George Shaw doesn’t mind being a punchline. No, really: When the trumpeter recalls how one friend referred to the groovy, slick innovations he and bandmates like Frank Potenza, Damon Rentie and Wilton Felder devised in the mid-1980s, he himself gives a full, warm belly laugh.
“Musical wallpaper,” he said, cracking up. “It doesn't bother anybody, it doesn't mess up the walls. You don't even know it's there unless you look up.”
That was just one of the derogatory terms often assigned to his music, which is most commonly described by a different one: smooth jazz. “To be honest with you, I heard a lot of my music in elevators,” Shaw said with typical good humor. He was laughing all the way to the bank, though, as his work soundtracked not just elevators but grocery stores, airplanes, dentist’s offices and even an Apple ad.
But the legacy of his music goes much further than its caricatures or its ubiquity. The way Shaw and his peers married the R&B and pop trends of the day with jazz helped bring the music back into the limelight — even if it was in a way plenty of aficionados found sacrilegious — and integrated synths and drum machines in a way that anticipated plenty of 21st century music.
“We were in no man's land,” Shaw recalled. “But the same connection exists between jazz and R&B that exists the other way between jazz and blues. Without the blues, there wouldn't have been jazz, and then when you go forward with R&B — the first R&B hits had saxophone solos in them.”
That was how Shaw came to jazz. Born in 1950 in Enterprise, Alabama, he was immediately drawn to music. Playing bass in local R&B bands was his entry point; he loved Kind of Blue and listened to other jazz records, but he was already earning a decent living performing at local venues on the chitlin circuit by his late teens.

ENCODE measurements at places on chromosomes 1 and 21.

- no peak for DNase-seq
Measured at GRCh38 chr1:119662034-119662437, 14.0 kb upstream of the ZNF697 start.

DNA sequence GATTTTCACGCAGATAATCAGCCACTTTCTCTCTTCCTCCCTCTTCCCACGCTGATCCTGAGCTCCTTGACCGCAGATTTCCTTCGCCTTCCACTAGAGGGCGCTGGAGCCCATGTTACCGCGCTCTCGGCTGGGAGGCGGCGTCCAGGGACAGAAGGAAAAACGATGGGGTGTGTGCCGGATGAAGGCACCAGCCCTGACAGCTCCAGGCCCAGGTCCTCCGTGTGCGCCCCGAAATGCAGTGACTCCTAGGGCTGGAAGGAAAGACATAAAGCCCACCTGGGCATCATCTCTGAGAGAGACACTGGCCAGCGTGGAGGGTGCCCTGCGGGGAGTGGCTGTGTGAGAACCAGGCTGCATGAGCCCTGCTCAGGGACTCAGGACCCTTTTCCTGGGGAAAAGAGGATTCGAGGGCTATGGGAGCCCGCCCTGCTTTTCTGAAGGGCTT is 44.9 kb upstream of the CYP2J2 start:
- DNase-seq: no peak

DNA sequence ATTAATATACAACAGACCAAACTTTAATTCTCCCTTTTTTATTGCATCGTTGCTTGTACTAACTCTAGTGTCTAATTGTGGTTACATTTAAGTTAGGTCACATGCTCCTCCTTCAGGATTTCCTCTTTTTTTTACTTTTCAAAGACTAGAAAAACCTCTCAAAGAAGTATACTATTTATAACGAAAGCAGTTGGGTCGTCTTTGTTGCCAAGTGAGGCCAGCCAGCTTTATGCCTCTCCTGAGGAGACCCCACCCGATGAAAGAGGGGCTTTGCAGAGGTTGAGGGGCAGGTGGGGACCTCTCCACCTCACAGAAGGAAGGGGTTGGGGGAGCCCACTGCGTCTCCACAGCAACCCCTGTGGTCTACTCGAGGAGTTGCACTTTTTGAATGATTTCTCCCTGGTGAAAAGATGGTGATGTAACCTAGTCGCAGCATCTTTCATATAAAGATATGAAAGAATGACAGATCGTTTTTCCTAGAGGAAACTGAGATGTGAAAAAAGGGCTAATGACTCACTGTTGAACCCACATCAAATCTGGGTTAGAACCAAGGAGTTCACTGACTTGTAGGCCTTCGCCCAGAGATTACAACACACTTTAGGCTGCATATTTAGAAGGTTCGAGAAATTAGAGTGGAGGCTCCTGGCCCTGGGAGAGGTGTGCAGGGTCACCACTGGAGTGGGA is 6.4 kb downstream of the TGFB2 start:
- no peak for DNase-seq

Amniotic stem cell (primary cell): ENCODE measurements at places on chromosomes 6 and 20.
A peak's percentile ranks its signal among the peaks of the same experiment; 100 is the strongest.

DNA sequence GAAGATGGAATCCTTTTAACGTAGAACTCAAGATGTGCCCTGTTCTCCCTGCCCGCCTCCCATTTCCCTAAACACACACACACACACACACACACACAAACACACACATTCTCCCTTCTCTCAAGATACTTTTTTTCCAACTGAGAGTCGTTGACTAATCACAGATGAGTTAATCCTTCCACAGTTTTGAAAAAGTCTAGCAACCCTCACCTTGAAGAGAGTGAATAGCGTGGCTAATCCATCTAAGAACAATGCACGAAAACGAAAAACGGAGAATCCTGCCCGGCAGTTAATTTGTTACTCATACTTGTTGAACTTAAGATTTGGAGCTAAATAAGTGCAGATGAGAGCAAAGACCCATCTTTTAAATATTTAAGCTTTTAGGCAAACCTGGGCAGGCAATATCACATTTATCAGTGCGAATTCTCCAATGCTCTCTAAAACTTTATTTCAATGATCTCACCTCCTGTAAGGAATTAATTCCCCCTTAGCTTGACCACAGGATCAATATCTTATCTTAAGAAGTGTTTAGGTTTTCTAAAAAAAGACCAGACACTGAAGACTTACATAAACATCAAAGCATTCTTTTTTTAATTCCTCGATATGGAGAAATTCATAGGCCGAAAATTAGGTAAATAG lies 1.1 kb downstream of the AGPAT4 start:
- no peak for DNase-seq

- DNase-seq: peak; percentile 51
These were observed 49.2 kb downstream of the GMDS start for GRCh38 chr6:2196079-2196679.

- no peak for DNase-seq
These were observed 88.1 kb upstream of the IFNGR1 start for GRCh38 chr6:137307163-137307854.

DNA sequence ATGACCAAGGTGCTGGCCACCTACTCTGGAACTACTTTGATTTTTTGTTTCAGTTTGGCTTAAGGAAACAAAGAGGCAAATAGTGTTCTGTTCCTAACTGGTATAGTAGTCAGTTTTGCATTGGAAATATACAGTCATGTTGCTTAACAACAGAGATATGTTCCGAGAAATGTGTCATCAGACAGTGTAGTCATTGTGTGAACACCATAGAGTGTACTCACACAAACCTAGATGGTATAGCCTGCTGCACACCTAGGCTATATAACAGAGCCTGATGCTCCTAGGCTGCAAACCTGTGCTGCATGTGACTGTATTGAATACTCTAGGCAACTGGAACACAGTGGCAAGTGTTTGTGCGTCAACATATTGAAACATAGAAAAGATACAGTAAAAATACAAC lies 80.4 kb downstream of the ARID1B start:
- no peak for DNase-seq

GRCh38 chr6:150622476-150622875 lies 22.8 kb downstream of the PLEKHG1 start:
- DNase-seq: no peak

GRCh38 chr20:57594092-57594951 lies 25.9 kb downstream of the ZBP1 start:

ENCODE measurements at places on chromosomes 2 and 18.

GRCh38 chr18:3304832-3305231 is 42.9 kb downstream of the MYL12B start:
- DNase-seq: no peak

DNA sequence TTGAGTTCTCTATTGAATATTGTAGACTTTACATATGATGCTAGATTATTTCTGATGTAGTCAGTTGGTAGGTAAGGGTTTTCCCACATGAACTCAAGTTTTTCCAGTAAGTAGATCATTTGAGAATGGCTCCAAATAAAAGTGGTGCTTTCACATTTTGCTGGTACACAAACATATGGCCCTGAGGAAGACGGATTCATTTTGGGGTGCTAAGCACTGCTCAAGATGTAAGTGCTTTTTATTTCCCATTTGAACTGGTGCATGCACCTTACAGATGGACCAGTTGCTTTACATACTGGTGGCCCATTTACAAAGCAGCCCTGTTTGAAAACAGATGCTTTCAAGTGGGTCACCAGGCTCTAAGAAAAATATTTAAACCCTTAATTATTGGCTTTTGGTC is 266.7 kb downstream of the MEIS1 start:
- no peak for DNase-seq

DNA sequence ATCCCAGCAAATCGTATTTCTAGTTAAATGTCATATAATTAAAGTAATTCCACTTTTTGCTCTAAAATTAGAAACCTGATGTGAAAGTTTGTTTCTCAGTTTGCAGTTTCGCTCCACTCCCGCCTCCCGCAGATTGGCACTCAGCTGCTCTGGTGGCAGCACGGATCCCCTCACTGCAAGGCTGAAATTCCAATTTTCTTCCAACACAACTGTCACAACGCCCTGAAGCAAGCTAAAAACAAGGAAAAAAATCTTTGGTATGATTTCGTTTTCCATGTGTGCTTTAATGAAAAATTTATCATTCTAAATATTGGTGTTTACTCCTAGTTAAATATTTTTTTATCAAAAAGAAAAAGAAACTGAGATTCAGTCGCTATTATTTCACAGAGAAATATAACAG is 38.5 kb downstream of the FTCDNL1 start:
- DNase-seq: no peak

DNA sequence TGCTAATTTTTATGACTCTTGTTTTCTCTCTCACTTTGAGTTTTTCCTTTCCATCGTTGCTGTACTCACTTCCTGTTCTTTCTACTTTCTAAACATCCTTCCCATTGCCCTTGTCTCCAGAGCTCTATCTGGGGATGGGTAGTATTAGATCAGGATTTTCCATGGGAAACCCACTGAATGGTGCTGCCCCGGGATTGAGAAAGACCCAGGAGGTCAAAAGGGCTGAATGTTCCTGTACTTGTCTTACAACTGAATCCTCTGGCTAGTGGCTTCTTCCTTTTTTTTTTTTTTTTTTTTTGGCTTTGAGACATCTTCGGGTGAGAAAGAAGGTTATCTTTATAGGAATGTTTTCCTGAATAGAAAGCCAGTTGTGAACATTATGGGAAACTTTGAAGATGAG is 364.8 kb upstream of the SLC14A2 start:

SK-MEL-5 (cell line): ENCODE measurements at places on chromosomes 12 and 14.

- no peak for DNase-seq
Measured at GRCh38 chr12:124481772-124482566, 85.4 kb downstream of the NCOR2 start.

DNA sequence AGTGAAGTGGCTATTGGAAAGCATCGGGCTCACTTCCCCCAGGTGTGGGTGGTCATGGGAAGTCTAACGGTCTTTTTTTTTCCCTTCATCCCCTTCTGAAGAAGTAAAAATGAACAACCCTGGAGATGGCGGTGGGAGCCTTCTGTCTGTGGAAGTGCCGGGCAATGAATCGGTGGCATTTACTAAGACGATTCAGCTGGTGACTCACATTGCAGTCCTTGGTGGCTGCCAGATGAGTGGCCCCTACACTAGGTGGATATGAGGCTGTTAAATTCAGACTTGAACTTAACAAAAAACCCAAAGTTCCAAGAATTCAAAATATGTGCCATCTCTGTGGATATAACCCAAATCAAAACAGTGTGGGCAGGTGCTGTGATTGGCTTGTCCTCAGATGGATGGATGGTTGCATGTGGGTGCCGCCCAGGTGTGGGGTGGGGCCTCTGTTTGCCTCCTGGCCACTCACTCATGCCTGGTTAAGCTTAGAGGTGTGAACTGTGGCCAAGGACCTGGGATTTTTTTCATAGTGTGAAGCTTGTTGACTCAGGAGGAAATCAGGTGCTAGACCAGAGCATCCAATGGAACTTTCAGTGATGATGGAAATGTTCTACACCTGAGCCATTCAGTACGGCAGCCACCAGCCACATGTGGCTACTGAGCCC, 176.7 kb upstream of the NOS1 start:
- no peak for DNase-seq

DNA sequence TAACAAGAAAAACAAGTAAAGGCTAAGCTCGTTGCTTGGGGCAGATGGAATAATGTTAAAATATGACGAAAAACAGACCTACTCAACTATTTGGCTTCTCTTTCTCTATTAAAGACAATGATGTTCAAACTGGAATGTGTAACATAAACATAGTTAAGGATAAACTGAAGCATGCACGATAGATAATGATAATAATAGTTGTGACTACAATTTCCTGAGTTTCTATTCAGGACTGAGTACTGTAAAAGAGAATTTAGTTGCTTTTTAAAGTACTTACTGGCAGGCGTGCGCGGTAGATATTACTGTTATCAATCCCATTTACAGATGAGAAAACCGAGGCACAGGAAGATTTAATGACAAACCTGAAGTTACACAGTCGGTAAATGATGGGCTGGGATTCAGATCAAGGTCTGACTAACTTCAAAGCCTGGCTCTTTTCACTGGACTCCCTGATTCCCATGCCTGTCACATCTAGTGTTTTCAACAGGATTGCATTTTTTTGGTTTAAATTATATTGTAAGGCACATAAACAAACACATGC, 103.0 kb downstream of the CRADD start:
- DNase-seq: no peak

Alabama had Jim Crow laws during most of his childhood, and Shaw graduated from a segregated high school before moving to Montgomery to study music at Alabama State University. He met Stokely Carmichael and Jamil Abdullah Al-Amin (then known as H. Rap Brown), and remembers playing those R&B songs that had also been adopted as liberation anthems. “We would be the band playing at the riot, at the protest, in the school cafeteria once the kids took it over,” he said.
From there he moved to Detroit at the peak of the Motown era, working on his master’s at Wayne State University, teaching, and playing at clubs around the city in a band called The Funky Situation. “That should tell you what the band was like, just by the name,” Shaw quipped. The band’s leader, Hank Powell, was a jazz musician, and his first real example of how tenuous the divide between R&B, funk and jazz really was. When playing at clubs like Hank’s Cocktail Lounge — where one might see Diana Ross dropping by for dinner — or Burning Spear Lounge, the band would start each set with a jazz intro.
Shaw ran into “enough trouble” in Detroit that leaving the city (he declined to clarify beyond “relationship issues”), in spite of its musical riches, seemed like his only option; he picked Norman, Oklahoma as his next destination, where he would eventually earn a Ph.D at the University of Oklahoma. “I didn't even know where Oklahoma was, so I knew none of my friends did,” he said. There, he picked up a few gigs immediately: playing trumpet in the college big band and with an R&B/jazz band that covered Chicago and Blood, Sweat and Tears — and playing bass with a local country group.